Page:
How to Water Air Plants

One of the biggest mistakes new air plant owners make is not watering their air plants correctly. Or, more appropriately, not allowing their air plants to dry correctly.

You may decide to water your air plants on a regular schedule, or you may wait until they indicate they want water. The method you use to water your air plants will depend on if they are indoors, outdoors, mounted on a decoration, or able to be freely moved.

One way to water your air plants is by soaking them. This method works great for freely moveable air plants (not great for those mounted on decorations.) I highly recommend it for indoor plants.

I soak my indoor air plants about once per week, although you may want to water your plants more or less frequently depending upon the humidity level in your home (if you run a heater,  for example, you may want to water more often.)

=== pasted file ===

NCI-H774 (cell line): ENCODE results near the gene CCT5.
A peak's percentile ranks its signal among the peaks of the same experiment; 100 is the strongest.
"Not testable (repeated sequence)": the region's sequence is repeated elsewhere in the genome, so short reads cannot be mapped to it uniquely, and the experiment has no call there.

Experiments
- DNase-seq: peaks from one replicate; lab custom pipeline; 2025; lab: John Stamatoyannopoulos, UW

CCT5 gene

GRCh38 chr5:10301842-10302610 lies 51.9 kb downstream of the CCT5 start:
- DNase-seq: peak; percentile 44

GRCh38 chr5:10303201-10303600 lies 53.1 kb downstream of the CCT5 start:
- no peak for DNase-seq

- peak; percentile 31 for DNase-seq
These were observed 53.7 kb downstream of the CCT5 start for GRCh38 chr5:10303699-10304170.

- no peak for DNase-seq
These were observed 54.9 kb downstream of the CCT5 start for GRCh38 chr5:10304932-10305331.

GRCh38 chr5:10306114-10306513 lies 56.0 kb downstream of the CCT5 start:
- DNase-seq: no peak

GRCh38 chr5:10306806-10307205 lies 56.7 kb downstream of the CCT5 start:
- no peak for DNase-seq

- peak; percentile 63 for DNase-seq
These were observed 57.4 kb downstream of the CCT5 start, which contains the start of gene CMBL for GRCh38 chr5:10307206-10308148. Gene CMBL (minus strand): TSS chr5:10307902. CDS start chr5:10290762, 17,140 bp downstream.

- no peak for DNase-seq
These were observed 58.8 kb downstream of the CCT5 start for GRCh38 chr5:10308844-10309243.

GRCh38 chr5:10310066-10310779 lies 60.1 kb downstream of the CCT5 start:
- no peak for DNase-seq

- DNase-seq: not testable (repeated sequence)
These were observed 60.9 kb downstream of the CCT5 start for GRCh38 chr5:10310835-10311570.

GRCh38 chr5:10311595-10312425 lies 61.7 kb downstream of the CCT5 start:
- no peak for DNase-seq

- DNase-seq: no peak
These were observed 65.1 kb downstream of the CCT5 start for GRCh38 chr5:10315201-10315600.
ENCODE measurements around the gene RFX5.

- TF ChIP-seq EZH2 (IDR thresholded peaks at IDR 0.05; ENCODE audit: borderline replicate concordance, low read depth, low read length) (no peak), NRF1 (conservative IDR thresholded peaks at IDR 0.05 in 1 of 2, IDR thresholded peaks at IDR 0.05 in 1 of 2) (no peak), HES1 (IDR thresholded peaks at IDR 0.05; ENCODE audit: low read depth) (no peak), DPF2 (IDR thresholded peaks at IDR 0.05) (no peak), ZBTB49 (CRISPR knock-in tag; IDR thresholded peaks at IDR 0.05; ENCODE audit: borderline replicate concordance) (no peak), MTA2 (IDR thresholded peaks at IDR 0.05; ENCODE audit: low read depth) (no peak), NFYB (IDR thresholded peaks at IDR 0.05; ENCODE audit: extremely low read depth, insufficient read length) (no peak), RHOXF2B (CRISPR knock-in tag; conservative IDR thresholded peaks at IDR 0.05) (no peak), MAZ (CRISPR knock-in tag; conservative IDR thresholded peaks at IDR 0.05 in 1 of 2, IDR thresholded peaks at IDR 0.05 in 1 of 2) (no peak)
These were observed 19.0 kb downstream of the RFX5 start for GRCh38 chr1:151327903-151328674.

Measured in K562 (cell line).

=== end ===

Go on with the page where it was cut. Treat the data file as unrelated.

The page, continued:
Fill up a container or sink with water and submerge your air plant.

AirPlantsInSink
I like to soak my plants upside down in the kitchen sink. I even soak some inside their wire hangers (because I use wire that does not rust.)

Allow the plants to soak for 30-60 minutes. If they are very dehydrated, you can soak for up to eight hours.

Remove the air plants when they are done soaking. Gently shake off the excess water and place the air plant upside down to dry.

AirPlantsDrying01
I dry my air plants upside down in a dish drainer.

It is very important that you allow your air plant to dry completely before returning it to it’s home. By turning it upside down, you allow any water inside the base to drip harmlessly out of the plant.

This is where many new air plant owners make a mistake. If you do not allow the plant to dry and water remains in the base, it can rot. Bulbous air plants are particularly vulnerable to this.

AirPlantsDrying02
These air plants are drying upside down, which is particularly important for the bulbosa on the left.

Once they are dry, you can return them safely to their home location and enjoy!

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